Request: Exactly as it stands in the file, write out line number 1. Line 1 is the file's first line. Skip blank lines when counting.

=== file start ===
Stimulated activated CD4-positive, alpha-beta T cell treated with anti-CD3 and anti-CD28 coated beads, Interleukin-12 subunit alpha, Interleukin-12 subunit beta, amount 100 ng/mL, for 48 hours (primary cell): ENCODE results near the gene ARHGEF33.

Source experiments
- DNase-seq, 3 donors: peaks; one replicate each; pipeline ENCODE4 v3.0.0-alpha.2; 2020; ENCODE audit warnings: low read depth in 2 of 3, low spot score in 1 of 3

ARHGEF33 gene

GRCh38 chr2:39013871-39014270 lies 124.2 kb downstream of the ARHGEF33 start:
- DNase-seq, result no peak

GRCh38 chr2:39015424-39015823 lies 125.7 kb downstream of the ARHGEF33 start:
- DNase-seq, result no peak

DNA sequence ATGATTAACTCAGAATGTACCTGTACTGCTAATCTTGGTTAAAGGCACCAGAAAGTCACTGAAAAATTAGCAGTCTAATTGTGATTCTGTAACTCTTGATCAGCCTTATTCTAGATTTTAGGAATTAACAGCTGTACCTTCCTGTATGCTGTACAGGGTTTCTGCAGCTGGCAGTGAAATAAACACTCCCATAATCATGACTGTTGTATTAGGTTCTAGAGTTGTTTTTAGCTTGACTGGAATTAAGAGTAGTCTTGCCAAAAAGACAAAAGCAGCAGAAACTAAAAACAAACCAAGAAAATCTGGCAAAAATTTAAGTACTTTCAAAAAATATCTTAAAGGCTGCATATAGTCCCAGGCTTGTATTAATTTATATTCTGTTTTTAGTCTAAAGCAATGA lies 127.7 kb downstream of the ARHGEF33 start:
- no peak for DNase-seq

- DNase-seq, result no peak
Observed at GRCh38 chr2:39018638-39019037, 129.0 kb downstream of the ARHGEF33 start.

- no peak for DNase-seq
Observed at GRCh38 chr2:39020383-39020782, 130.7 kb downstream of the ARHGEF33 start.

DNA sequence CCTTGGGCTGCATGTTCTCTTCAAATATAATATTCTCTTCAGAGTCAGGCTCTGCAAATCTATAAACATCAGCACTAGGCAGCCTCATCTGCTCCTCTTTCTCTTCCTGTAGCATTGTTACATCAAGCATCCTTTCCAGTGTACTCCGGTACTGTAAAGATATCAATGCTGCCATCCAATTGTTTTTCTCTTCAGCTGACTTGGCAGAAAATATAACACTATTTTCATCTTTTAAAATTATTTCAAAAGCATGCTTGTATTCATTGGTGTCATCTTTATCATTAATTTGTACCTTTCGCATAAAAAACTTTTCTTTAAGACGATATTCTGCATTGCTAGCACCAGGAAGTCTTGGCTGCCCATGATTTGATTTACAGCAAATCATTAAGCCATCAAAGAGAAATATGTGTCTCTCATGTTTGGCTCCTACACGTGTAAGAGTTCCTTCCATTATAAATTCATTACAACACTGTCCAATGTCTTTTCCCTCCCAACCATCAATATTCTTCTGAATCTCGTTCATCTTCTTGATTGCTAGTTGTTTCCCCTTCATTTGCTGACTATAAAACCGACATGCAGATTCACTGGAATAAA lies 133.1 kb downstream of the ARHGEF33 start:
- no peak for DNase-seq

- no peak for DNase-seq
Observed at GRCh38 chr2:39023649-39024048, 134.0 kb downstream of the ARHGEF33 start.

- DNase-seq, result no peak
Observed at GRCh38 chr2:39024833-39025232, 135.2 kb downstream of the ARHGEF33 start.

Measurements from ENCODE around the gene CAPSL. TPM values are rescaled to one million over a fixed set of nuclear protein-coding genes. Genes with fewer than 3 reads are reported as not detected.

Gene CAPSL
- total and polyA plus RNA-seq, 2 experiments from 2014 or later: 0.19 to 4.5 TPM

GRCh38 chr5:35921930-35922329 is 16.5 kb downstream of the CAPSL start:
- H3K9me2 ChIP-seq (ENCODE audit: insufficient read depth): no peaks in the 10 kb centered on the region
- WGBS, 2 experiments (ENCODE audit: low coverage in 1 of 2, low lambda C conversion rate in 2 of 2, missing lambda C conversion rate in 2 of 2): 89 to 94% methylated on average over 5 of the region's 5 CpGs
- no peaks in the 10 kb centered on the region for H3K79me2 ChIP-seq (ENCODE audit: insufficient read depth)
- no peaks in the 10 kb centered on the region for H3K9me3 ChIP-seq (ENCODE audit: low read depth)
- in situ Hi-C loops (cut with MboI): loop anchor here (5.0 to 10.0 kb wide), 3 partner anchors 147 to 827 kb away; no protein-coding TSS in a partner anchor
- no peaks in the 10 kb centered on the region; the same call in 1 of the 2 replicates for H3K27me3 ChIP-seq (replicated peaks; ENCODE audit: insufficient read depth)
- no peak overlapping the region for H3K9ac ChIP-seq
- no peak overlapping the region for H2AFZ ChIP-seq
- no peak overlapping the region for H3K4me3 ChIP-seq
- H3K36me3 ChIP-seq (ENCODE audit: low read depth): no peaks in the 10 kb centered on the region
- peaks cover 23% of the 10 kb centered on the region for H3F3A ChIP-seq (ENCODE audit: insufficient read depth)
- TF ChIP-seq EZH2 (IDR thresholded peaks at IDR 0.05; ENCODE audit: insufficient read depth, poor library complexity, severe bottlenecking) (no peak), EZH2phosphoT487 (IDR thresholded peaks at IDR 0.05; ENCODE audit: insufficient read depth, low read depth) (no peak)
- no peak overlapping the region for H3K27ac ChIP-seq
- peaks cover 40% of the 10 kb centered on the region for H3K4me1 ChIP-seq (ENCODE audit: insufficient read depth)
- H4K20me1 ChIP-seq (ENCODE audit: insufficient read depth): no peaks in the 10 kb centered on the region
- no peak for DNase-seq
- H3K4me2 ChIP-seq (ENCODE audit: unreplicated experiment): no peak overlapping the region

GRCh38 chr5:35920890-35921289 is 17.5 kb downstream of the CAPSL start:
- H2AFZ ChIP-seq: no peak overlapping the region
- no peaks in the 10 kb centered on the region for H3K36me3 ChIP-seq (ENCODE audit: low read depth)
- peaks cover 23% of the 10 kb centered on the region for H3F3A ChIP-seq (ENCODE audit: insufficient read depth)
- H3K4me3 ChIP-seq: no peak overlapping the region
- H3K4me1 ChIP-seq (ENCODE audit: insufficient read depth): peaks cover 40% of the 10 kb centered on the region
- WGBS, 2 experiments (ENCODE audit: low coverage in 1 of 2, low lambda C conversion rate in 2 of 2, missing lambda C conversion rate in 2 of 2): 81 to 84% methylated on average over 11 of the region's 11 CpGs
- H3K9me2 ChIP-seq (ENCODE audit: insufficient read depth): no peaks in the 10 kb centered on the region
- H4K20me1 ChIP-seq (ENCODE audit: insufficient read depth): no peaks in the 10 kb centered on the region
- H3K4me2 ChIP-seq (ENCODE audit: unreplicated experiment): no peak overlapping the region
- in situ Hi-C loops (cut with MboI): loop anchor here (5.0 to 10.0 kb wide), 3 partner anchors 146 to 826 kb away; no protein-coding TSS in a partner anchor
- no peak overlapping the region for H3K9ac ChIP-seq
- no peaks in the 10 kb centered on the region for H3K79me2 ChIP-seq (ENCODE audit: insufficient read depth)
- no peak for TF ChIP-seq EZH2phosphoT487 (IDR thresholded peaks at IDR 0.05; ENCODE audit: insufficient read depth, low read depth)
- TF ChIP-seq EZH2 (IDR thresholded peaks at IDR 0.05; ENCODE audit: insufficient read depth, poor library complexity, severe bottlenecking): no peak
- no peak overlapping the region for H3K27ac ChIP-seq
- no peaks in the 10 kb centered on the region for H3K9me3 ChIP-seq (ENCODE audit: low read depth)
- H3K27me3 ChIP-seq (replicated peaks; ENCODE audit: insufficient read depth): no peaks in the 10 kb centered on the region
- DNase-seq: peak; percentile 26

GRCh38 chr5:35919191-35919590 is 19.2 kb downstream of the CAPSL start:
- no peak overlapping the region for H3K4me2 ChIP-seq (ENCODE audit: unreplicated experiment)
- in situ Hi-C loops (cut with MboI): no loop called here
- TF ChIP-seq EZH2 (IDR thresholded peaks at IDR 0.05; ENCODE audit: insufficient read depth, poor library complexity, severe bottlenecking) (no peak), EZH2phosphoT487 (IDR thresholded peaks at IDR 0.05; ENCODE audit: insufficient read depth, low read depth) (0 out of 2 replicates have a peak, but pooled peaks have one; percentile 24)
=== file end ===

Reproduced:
Stimulated activated CD4-positive, alpha-beta T cell treated with anti-CD3 and anti-CD28 coated beads, Interleukin-12 subunit alpha, Interleukin-12 subunit beta, amount 100 ng/mL, for 48 hours (primary cell): ENCODE results near the gene ARHGEF33.